New Documentary Rules To Affect Academy Awards
In a move designed to reduce the large number of documentaries contending for Oscars at the annual Academy Awards, the Academy of Motion Picture Arts and Sciences has decided that any movie declared to be a “documentary” must substantively reflect reality, a crushing blow certain to affect filmmakers like Michael Moore, Al Gore, and Hanna-Barbera. The new rules will take place for the 2013 awards.
The new requirement is an unusual twist in a long list of recent changes to qualifying standards that apply to the various Oscar categories, including the necessity that a “best picture” be interesting, that the “best animated feature” be animated, and that the “best foreign language film” not be performed by anyone using an English or Australian accent.
Already, at least one film on this year’s Oscar qualifying list for documentaries, the movie “Semper Yo, Don’t Eat Yellow Snow,” about the Marine Corps and a tainted patch of snowpack at Alaska’s Camp Denali, was shown to not substantively reflect reality. Additionally, another dozen films — including “The Mexican Hatdance,” “The Power of Glove” and “Small Faces, Unfinished Spaces” — qualified for this year’s Oscar consideration, but also appear not to have the basic factualness that will be required for next year’s awards.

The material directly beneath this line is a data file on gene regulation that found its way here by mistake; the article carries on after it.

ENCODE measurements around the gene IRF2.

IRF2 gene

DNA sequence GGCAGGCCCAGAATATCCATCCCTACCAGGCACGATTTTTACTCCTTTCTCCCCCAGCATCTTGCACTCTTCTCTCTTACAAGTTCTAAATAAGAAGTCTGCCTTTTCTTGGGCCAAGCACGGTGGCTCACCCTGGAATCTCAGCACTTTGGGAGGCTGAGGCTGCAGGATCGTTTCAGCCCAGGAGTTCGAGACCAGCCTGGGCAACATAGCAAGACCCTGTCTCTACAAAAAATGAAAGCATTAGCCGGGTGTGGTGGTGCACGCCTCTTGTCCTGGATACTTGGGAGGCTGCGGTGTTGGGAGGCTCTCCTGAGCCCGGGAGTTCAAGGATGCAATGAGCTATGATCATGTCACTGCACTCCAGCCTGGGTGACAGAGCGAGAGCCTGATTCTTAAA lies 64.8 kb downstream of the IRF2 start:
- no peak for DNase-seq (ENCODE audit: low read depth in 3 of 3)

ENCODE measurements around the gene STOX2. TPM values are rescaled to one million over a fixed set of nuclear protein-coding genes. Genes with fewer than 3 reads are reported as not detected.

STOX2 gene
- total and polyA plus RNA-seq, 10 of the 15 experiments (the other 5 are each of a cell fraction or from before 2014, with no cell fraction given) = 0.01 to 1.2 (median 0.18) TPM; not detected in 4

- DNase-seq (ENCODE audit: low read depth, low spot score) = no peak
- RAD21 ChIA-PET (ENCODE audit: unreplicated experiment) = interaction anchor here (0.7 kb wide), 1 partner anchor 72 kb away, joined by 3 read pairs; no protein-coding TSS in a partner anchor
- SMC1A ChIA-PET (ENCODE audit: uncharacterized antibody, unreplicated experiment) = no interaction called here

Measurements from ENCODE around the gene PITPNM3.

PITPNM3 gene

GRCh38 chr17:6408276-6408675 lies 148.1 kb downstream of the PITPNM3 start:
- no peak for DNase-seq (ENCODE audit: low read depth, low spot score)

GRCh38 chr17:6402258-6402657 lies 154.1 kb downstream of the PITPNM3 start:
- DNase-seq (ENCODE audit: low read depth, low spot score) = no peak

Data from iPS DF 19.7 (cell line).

“This will be a disappointment to a number of filmmakers,” said Thom Weekers, a programmer for the Toledo International Film Festival, on learning of the policy. “I’m hopeful we can get the Academy to come up with a new category which continues the tradition of allowing untruthful and bogus ‘documentaries’ to compete for this prestigious honor.”
The policy comes atop still other changes that will be announced this week, according to Mr. Moore, a one-time member of the Academy’s Board of Insiders and now, a major victim of the revisions. Mr. Moore said for 2013 the Academy will also abandon the current process of allowing members to rate films without having viewed them. The 2007 winner for best documentary, Mr. Gore’s An Inconvenient Truth, would now be ineligible on two grounds: not only did the movie manufacture its purported scientific results and conclusions, but it was also only screened by elementary and middle school students (and their teachers), and was never actually viewed by a voting member of the Academy.
The documentary branch has often been a center of controversy, as a large and growing number of patently false documentarians each year press for recognition. Some, like this year’s contenders “Tyson Chicken,” from James Tupak, and “Capitalism: I’m Making This Up” from Mr. Moore, are thought to have suffered in advance of the new rules, perhaps being ignored in favor of other less visibly false movies.
Correction: January 11, 2012
Due to an autocorrect error, an earlier version of this article misstated Mr. Moore’s surname as Mr. Moron.